Posted in | Nanomaterials | Nanoanalysis

Researchers Create Functional Bulk Nanocomposites Through Direct Biosynthesis

Researchers are increasingly keen to construct bulk nanocomposite materials from biosourced and renewable nanoscale building blocks. Cellulose, as a crystalline cellulosic polymer, is the most copious biosourced and renewable polymeric material on earth, which can be extracted from plant or formed by bacteria.

The biosynthesis strategy of functional bulk nanocomposites. a, Scheme of the bioreactor. Aerosols of liquid nutrient and nanoscale building block suspensions were fed into the bioreactor with filtered compressed air, which was controlled by an automatic control system. b to d, Schematic illustration of the formation uniform BC-based nanocomposites with 0D nanoparticles (b), 1D nanotubes or nanowires (c), and 2D nanosheets (d). e, Photograph of a large-sized CNTs/BC pellicle with a volume of 800×800×8 mm3. f, Comparison of the tensile strength of the biosynthesized CNTs/BC nanocomposites with blended CNTs/BC nanocomposites. g, Electrical conductivity of the CNTs/BC films as a function of CNTs volume and weight fraction. Reprinted with permission of Oxford University Press. (Image credit - ©Science China Press)

Bacterial cellulose (BC) nanofibrils have a high tensile strength as high as Kevlar and steel and spontaneously developed a strong three-dimensional (3D) nanofibrous system, which makes it a suitable platform for the creation of functional bulk nanocomposites. BC and its nanocomposites have been extensively used in numerous fields, including electron device, acoustic membrane, catalyst, and energy storage. However, the traditional process for fabricating uniform BC nanocomposites required the disintegration of a 3D network structure for solution processing, which critically impaired the mechanical performance of the nanocomposites. Therefore, strategies without disintegration of the 3D network structure are crucially important for building bulk BC-based nanocomposites.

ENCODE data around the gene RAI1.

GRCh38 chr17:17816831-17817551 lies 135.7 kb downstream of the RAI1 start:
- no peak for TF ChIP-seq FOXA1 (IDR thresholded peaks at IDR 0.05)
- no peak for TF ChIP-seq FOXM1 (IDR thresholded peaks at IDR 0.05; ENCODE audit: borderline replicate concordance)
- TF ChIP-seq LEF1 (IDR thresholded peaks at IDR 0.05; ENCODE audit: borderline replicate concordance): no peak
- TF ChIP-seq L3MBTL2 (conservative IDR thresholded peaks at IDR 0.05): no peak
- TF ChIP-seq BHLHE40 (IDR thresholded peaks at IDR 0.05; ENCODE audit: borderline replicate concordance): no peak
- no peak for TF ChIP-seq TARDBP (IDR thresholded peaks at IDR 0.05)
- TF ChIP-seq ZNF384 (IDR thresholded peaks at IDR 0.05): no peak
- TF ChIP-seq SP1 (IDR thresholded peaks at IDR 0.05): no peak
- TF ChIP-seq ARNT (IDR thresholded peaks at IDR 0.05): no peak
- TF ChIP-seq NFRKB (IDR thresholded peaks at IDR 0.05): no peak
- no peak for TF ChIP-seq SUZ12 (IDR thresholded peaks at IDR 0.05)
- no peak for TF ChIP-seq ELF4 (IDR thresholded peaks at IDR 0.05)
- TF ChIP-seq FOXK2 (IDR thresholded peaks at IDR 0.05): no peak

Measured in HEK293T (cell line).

In reaction to this challenge, scientists led by Professor Shu-Hong Yu from the University of Science and Technology of China (USTC) effectively formulated a common and scalable biosynthesis strategy, which involves instantaneous growth of cellulose nanofibrils by means of microbial fermentation and co-deposition of different types of nanoscale building blocks (NBBs) through aerosol feeding on solid culture substrates.

This technique overcomes the diffusion restriction of nanoscale units from the liquid medium to the upper surface layer of newly-grown BC, through which, scientists successfully made a series of bulk nanocomposites of BC and nanoscale building blocks of various shapes, dimension, and sizes. Mainly, the technique can be easily expanded for potential industrial applications by employing large reactors and adding more nozzles.

To showcase the importance and uniqueness of this technique, scientists adjusted the content of CNTs in a broad range from 1.5 wt% to 75 wt% by altering the concentration of CNTs suspensions. Keep in mind that conventional fabrication technique for CNTs nanocomposites which requires the blending of CNTs dispersions with polymer solutions is only relevant for the preparation of polymer nanocomposites with low CNTs (< 10 wt%), as it is very tough to homogeneously disperse high-concentration CNTs in polymeric hosts.

To additionally show the benefits of the biosynthesis strategy for preparing mechanically reinforced nanocomposites, CNTs/BC nanocomposite films were also prepared for comparison by mixing of CNTs and disintegrated BC suspensions. Both Young’s modulus and tensile strength of the biosynthesized CNTs/BC nanocomposites were extraordinarily higher than that blended samples. Consequently, the biosynthesized CNTs/BC nanocomposites realize concurrently a very high mechanical strength and electrical conductivity, which is of crucial significance for practical application.

This universal and scalable biosynthesis strategy makes it viable for concurrent growth of cellulose nanofibrils by means of microbial fermentation and co-deposition of different kinds of nanoscale building blocks via aerosol feeding on solid culture substrates. “By upgrading the state-of-the-art production line that produces pure bacterial cellulose pellicles, industrial-scale production of these bulk nanocomposite materials for practical applications can be expected in the near future,” the scientists forecast.


Tell Us What You Think

Do you have a review, update or anything you would like to add to this news story?

Leave your feedback